When an embryo is formed, its genes – provided by the sperm and egg – are silenced. Somehow, early in development, the embryo’s genes must be turned on. Without this important ‘genetic’ switch in the womb, none of us would exist, yet surprisingly little is known about what the switch looks like, or what the information is. they are the ‘molecular finger’ that flips the switch.
Thanks to research published today in Cell Reports, however, embryologists have already described the change and can reveal who the pusher is. The study was a collaborative effort between biologists at the University of Bath, Cambridge University and colleagues in Germany and the US.
The team made the discovery in mice by combining the latest method of sperm implantation with the latest methods of messenger RNA (mRNA) sequencing.
mRNA is the genetic ‘middle man’ that reads information from the genes and carries it to the places in the cell where proteins (things of life) are made. mRNA is produced in eggs before fertilization but also in embryos when the genome has been opened: the researchers were able to distinguish between the two types and identify the change in the embryo ‘on’.
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Their method showed how the genes work at the right time after contact with the new eggs. It was found that in the eggs of mice, the process begins within four hours after the sperm injection and follows a program: genes do not change randomly, but in order preset.
The team identified the gene sequence in this pre-set sequence of a single-cell embryo for the first time in any species – and showed that the functions of the functional genes corresponded to the features of early fetal development.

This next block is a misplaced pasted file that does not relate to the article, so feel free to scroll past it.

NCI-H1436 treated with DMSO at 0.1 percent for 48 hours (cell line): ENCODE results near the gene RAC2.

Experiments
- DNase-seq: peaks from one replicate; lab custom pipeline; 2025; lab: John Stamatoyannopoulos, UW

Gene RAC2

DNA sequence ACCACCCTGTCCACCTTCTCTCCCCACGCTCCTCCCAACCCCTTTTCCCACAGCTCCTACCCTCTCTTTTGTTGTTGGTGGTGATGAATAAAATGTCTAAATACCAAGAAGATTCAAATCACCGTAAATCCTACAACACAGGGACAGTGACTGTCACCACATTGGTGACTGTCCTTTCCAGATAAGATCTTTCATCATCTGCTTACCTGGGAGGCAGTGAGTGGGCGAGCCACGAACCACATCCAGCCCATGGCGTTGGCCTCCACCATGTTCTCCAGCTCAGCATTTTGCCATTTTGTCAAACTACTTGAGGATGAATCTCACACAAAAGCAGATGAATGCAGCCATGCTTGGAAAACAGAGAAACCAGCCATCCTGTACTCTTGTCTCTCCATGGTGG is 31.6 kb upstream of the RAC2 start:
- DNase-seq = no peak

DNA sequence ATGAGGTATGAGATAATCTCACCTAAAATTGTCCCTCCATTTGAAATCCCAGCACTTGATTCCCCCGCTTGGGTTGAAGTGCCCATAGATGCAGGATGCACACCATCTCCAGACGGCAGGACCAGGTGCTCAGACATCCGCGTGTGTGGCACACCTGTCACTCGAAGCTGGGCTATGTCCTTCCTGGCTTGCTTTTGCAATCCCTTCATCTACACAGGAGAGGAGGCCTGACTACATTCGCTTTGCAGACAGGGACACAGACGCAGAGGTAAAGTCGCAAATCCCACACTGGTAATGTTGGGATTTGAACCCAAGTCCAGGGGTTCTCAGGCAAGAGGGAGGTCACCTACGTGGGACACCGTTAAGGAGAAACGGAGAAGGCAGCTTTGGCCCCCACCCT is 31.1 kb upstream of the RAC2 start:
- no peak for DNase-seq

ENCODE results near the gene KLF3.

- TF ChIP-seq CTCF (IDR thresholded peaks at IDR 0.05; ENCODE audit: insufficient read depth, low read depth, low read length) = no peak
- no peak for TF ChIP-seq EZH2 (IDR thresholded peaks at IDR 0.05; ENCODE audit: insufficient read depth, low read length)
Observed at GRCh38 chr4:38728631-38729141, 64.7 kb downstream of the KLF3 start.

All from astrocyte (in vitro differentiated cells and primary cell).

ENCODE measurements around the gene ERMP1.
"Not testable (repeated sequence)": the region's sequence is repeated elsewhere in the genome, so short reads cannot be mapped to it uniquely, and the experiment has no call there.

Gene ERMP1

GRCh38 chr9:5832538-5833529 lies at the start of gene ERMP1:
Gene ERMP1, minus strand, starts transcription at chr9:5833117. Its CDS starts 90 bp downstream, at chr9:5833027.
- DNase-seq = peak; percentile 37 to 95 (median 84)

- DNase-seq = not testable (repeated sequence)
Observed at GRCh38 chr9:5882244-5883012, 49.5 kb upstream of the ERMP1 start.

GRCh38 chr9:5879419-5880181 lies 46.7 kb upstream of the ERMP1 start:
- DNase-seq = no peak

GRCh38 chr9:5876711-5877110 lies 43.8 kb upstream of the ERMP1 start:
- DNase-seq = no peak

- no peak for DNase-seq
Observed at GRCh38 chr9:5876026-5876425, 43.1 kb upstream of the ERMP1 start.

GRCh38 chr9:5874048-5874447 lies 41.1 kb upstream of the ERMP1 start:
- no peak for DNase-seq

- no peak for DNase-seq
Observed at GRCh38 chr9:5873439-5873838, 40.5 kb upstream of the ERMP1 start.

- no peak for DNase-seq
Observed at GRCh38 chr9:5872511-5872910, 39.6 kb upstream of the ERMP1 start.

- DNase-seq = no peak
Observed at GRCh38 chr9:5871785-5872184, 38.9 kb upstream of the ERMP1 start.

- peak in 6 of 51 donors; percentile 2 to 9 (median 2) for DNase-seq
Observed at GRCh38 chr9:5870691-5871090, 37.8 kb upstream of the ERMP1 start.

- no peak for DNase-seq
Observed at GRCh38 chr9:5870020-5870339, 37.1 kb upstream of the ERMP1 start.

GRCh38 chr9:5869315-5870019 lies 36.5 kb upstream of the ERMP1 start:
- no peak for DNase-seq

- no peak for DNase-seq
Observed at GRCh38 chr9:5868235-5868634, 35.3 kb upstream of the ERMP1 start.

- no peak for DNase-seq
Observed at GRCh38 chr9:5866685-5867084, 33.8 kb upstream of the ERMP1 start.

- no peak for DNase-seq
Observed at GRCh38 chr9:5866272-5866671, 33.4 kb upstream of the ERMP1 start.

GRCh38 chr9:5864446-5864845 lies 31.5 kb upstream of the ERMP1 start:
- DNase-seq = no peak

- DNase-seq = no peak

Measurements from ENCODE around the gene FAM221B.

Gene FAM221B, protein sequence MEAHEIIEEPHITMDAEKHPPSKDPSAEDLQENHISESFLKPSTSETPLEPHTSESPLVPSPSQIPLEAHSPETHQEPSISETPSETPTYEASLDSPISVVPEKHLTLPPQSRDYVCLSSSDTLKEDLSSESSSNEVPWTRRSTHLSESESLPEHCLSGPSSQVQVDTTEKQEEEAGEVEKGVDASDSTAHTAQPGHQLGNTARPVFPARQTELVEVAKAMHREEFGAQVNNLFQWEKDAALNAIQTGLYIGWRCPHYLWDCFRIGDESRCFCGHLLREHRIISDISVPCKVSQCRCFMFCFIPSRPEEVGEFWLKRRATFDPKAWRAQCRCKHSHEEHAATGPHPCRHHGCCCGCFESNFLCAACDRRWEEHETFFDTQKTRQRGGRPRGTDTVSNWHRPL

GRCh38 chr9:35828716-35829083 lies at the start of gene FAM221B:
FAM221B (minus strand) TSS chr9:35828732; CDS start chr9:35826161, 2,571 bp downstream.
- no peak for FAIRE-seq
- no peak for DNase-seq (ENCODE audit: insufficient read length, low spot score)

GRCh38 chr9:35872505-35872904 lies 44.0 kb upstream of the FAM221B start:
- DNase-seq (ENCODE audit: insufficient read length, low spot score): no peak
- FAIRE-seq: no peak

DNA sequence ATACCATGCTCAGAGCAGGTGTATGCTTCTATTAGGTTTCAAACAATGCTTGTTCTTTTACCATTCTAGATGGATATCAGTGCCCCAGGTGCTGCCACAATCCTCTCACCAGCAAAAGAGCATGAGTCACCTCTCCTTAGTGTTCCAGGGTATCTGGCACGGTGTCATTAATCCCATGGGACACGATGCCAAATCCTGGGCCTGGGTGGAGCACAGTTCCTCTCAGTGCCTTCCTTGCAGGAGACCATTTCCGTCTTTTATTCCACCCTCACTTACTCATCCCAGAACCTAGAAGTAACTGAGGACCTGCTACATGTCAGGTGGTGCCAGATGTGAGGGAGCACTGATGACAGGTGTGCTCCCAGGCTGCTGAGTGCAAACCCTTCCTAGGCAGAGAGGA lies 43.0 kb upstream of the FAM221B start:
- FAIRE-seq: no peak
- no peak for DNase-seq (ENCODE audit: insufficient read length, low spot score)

Scientists have worked in many cases to determine which ‘molecular fingerprints’ modify which genes, and because of this, the authors of the new study were able to predict which fingerprints were responsible for early embryonic development: the fingers of others were present. the embryo’s genes, which allow fingerprints to be identified.
Surprisingly, this detective work showed that many of the suspected causes were also linked to cancer.
“Many factors responsible for gene activation in embryos have long been known as major oncogenes,” said Professor Tony Perry who led the research from the Department of Life Sciences in Bath. He added: “Maybe, carcinogeneis recapitulates embryogenesis.”
The team followed up their detective work by showing that suspicious substances (‘molecular fingerprints’) were present in single-cell embryos, inheriting the eggs. When they stopped the factors from working by using inhibitors that block their activity after fertilization, the eggs stopped growing almost immediately.
The researchers continued with one molecular fingerprint – a cancer-related factor called c-Myc. If c-Myc was indeed responsible for changing genes early in development, the team reasoned that blocking it should prevent the change. That’s what they found: without the activity of c-Myc, many genes were not turned on, indicating that c-Myc is a molecular fingerprint that changes the genes of the embryo.
The team suggests that c-Myc and other factors lie dormant in eggs until they are also activated by fertilization. This work in mice overlaps with findings recently published by researchers that show gene activation in human eggs also begins at the single-cell stage.
“Most of the genes that have been changed from entering mice and human one-cell embryos are the same,” said Dr Maki Asami, also from Bath and lead author of the work. “Involvement of the same oncogenic transcription factor is predicted in two models.”
It therefore appears that the findings of this study not only shed light on the mechanisms that control the initiation of mammalian development but also promise to set the stage for game-changing cancer-causing processes, which are often difficult and complex. unknown.
“Our work could open a new chapter in medicine for early cancer detection,” said Professor Perry.
He added that he hopes to follow the instructions given by the detectives of that group so that in the future the comparison between embryos and cancer can be used to prevent cracks in the understanding of both of us.
Reference: Asami M, Lam BYH, Hoffmann M, et al. A program for sequencing genes in single-cell embryos. Cell Rep. 2023;42(2). doi: 10.1016/j.celrep.2023.112023
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